TPT 50th Anniversity book - page 27

It was coincidence that brought two major
AAPT offices to the campus of the State
University of New York at Stony Brook in the
early 1970s. I had been on the faculty there
teaching physics since 1966. In 1972 I accepted
the honor of serving as AAPT executive officer
with the understanding that I would continue
to do some teaching and that an expanded
version of my university office would become
the AAPT Executive Office.
Let me be honest and admit that the biggest
part of my new duties was handling money.
But I did have responsibility for making sure
that our two journals,
The Physics Teacher
American Journal of Physics
, were high
quality, were produced on time and within
budget, and that the editorial offices had the
resources to make this all possible.
It helped that the editor of
was Clifford
Swartz, my Stony Brook colleague with an
office one floor below mine. Cliff was a man
of enormous creativity and impeccable taste.
He successfully solicited the kind of articles
that he knew would be of interest to his
readers. Soon it was no longer just a journal
for high school physics teachers; it became a
journal read by many of our college teacher
members and purchased by nonmembers
interested in teaching.
There were, of course, other people who
contributed to the excellence of the journal.
My list will not be exhaustive but will include
those with whom I had frequent and positive
interactions. Lester Paldy, once a Stony Brook
undergraduate and later a successful high
school physics teacher, was hired by Cliff to be
associate editor of
. That this was a wise
choice is confirmed by the other roles that Les
was asked to serve on the campus: instructor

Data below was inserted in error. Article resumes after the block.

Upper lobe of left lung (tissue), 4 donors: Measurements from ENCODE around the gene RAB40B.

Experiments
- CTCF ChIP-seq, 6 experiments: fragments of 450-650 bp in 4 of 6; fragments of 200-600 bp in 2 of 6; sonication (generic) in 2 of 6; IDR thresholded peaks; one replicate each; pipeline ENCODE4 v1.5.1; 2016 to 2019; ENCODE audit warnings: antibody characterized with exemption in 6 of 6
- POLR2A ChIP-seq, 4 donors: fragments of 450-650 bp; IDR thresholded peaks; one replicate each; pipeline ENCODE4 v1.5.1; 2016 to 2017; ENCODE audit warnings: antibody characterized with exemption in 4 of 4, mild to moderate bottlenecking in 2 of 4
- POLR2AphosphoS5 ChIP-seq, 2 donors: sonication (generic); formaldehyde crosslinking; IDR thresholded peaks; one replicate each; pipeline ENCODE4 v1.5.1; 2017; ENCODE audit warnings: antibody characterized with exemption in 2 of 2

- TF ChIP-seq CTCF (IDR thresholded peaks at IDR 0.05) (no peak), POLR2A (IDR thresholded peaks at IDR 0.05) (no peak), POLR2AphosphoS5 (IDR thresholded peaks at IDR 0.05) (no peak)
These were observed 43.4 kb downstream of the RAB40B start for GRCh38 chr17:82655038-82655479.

of physics, dean of continuing education,
professor of public policy, and distinguished
service professor. His contributions to
and AAPT are too numerous to recite.
Another important cog in the smooth
operation of
was Art Ferguson. She
managed the Stony Brook office and handled
negotiations with the publisher, the American
Institute of Physics in New York City. Of course,
columnists make an important contribution to
any journal. Two
columnists I admired
were Herb Gottlieb on “Apparatus” and Mario
Iona on “Would You Believe…?”
All the above should not be construed to
mean that my interactions with the
and his staff were problem-free. Because
our ultimate responsibilities differed, Cliff
and I occasionally clashed on some issues.
Examples: (1) Did my office assign an adequate
amount of booth space for
exhibits at the
next national meeting? (2) Should
members be paid travel expenses to attend
out-of-town meetings? (3) Is the Delaware
Valley of Pennsylvania a suitable site for a
summer meeting? As you can see, these are all
resolvable issues.
My years with AAPT were among the best of
my life. I owe it all to my good relations with
the Stony Brook administration, the AAPT
governing board, the
editorial office,
and—not least of all—Clifford Swartz and his
Arnold Strassenburg received a BS in physics from Illinois Institute of
Technology (1951) and MS and PhD degrees in physics from California
Institute of Technology (1953, 1955). He was on the faculty of the
University of Kansas and was professor of physics at the State University
of New York at Stony Brook from 1966-1998. During this time he
served in a variety of other roles, including as the Director of Education
and Manpower at the American Institute of Physics (1966-1972) and
Executive Officer of AAPT (1972-1982).
Arnold Strassenburg
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